Birds of Prey: The Osprey
The Osprey is another beautiful member of the raptor family. Quite widespread around the world, they are located on all continents except for Antarctica. Often confused for the American Bald Eagle, the Osprey shares the same main colors of black and white, but differs in that the Osprey has a white underbelly and a black eye band that runs down the side of their face. Interestingly the Bald Eagle and the Osprey often share similar habitats and this sometimes results in battles between the two-raptor species for the same food. Also known as the Sea Hawk or the Fish Hawk, the diet of the Osprey consists almost exclusively of fish. For this reason they can be found near bodies of water such as rivers, marshes, lakes, and seashores.
Anyone who has traveled the roads of the southeastern United States has most certainly seen one of the Ospreys huge nests perched high in a tree or on top of the power line poles. In some areas of Florida man made platforms have been built exclusively for the Osprey to build their nest.
The nest of the Osprey can reach up to six feet across and consists mostly of stick and other vegetation. The Osprey are extremely tolerant of a wide variety of habitats and will nest where ever there is a body of water and an adequate supply of food.
Description & Behavior
The Osprey is smaller than the American Bald Eagle but about the same size as the Red Tail Hawk. Full-grown adults are generally between 20 to 24 inches in length with a wingspan of five to six feet. The Osprey will weigh in at around 3 to 4 ½ pounds full grown. The male is slightly smaller than the female and has a more streamlined appearance.
Like other birds of prey the Osprey usually mates for life. The female will generally lay between two to four eggs in the Spring and they are incubated for about five weeks. Both the male and female will share in the incubating duties. The chicks do not hatch all at the same time but will hatch a few days apart which creates a dominate pecking order among them. The chicks will fledge somewhere at around eight to ten weeks but will remain dependent on the parents for a number of months after fledging.
The diet of the Osprey is almost exclusively fish although they will occasionally hunt for small rodents. The Osprey is a great fisher bird and will usually glide slowly over the water scanning until a fish is located. Once a meal is spotted the Osprey will glide down to just above the water level snagging its prey with its sharp talons while in flight. On occasion the Osprey has also been known to dive dramatically from heights of up to one hundred feet toward the water and have even been known to dive completely underwater to catch a fish which is unusual for a large bird of prey. The video below has some dramatic footage of the Osprey catching fish, it's worth a watch.
Great video of the Osprey in action
Most but not all Osprey will migrate during the winter months. Here in North America, Osprey from the northern regions of the United States and Canada will spend the winter in South America. Some won't make it all the way to South America and wind up spending their winters in Florida, California or along the gulf coast.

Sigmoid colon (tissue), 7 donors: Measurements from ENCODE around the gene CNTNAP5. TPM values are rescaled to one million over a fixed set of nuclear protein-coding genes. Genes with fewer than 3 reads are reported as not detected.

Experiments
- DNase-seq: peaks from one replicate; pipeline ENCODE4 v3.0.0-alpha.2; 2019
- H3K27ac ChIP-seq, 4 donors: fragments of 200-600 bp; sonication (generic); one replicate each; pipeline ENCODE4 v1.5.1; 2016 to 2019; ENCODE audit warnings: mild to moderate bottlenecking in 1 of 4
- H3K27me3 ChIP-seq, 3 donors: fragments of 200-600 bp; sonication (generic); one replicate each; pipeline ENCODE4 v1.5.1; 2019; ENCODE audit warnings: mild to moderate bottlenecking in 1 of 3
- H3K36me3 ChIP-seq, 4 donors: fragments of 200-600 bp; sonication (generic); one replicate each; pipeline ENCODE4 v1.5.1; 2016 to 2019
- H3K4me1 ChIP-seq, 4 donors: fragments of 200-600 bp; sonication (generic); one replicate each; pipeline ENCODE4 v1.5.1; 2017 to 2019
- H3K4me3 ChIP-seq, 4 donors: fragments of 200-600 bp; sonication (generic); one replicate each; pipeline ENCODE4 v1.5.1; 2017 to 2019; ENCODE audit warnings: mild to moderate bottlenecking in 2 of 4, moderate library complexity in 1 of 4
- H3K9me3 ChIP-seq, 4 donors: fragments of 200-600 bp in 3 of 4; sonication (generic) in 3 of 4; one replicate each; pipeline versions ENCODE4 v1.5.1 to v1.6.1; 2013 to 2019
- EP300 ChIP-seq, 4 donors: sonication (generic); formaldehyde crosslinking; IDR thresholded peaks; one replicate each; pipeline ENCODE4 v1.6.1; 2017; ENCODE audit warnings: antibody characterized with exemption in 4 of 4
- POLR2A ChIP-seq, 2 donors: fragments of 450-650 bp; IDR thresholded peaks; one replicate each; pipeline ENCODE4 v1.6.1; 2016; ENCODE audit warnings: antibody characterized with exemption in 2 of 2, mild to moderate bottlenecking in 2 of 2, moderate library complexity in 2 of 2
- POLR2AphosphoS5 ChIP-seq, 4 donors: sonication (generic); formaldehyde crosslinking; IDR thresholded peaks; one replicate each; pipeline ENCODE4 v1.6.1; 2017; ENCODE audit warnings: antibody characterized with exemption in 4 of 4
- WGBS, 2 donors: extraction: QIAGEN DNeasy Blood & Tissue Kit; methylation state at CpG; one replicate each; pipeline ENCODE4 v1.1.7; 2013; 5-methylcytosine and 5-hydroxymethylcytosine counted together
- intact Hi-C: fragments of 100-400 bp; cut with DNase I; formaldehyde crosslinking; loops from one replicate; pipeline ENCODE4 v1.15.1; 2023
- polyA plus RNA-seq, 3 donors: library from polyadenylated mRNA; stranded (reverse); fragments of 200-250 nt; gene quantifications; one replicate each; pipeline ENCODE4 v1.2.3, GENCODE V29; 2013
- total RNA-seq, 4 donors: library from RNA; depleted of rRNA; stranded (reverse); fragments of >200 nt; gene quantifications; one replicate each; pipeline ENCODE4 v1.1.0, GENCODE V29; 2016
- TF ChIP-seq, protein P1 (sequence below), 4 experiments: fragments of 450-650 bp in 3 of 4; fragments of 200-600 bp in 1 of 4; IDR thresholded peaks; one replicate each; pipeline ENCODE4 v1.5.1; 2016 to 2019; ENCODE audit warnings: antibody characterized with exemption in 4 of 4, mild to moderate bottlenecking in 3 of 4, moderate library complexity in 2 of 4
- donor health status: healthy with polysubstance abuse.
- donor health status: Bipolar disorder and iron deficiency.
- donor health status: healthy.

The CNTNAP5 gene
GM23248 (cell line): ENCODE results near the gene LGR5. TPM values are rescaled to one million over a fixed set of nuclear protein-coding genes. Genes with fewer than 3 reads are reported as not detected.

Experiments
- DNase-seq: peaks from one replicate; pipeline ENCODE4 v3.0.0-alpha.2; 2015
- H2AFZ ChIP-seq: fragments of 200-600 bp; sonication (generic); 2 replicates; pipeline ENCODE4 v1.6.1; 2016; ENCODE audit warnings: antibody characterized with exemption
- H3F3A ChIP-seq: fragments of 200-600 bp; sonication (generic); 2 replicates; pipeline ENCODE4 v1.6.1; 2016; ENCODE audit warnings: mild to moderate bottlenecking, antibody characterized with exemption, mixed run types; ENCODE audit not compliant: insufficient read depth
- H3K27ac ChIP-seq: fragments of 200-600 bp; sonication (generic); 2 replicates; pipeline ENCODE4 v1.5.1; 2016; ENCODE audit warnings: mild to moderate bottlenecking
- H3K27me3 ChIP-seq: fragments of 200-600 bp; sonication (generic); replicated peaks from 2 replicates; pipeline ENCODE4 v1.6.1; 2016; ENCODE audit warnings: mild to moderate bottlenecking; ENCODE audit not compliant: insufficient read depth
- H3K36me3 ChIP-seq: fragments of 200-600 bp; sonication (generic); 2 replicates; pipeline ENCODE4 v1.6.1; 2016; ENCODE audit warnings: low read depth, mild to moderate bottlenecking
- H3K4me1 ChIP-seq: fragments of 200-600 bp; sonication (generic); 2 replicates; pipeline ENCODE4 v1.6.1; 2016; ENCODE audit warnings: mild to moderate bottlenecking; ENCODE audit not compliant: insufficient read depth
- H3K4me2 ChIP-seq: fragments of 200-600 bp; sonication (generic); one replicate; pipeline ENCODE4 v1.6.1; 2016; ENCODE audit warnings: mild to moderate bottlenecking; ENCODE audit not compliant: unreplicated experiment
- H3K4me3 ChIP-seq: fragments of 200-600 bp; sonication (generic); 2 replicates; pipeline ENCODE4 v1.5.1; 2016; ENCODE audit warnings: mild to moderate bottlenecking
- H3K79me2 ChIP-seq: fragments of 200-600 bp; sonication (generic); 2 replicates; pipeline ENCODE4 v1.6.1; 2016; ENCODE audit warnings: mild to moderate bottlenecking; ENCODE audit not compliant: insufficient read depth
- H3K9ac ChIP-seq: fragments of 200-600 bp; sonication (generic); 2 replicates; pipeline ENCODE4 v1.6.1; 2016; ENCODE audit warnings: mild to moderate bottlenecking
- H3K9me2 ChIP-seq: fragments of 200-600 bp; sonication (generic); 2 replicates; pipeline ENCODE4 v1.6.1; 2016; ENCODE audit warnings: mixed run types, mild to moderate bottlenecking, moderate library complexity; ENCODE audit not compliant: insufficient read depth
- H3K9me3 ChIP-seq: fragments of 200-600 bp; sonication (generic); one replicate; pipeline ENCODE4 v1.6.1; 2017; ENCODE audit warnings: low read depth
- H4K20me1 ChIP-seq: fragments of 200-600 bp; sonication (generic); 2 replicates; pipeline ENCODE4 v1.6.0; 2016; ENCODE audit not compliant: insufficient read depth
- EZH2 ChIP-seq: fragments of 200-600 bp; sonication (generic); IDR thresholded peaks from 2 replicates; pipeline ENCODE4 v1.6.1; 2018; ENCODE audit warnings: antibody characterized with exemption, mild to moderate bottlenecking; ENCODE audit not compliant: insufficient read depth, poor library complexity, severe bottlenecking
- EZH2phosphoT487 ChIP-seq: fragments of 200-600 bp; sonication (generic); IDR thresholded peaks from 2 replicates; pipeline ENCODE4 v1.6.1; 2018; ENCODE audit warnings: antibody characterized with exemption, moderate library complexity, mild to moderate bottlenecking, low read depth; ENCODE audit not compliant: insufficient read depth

In Europe the Osprey will migrate to Africa and sometimes Southern Asia while in Australia the Osprey generally does not migrate. The world wide population of the Osprey is currently estimated at about 460,000 individuals. Like other large birds of prey the Osprey population suffered greatly during the DDT era of the 1960s and 1970s. Fortunately for the Osprey and other birds of prey the use of DDT was banned in 1972 in the United States. DDT was eventually banned worldwide for agricultural use and since then the population of birds of prey have been on the rebound.
An interesting fact about the Osprey is that they possess a reversible outer toe that comes in very handy when trying to grasp a slippery fish. This is something that the Osprey shares with the Owl and they are the only two raptors with this feature. When the Osprey is perched in a tree it will usually have three of its toes in front and just one in back, however, when catching fish, the reversible toe repositions such that two toes are in front and two in back.
Notice the Talons
Other articles on Birds of Prey
- Birds of Prey - The Philippine Eagle
One of the largest and most endangered eagles in the world, the Philippine Eagle is only found on four islands in the Philippines. Is it too late to save the king of the Philippine rainforest?
- Birds of Prey - The Steller's Sea Eagle
The Steller's Sea Eagle is one of the largest and most powerful Birds of Prey found throughout the world. Take a look at this impressive eagle that is found only in the northeastern reaches of Asia.
- Birds of Prey - The Harpy Eagle
An introduction to the Harpy Eagle, one of the largest and most powerful birds in the world. Everything you need to know about this beautiful bird of prey that makes its home in the rain-forests of Central and South America.
- Birds of Prey - The Bald Eagle
The American Bald Eagle is the most majestic and revered of all Birds of Prey across North America. Honored and respected by Native Americans for centuries, this beautiful bird is perhaps the most famous of all Birds of Prey.
- Birds of Prey - The Golden Eagle
Learn everything you need to know about the majestic Golden Eagle. Larger than the Bald Eagle, the Golden Eagle is much more widespread and is the largest Bird of Prey in North America.
© 2012 Bill De Giulio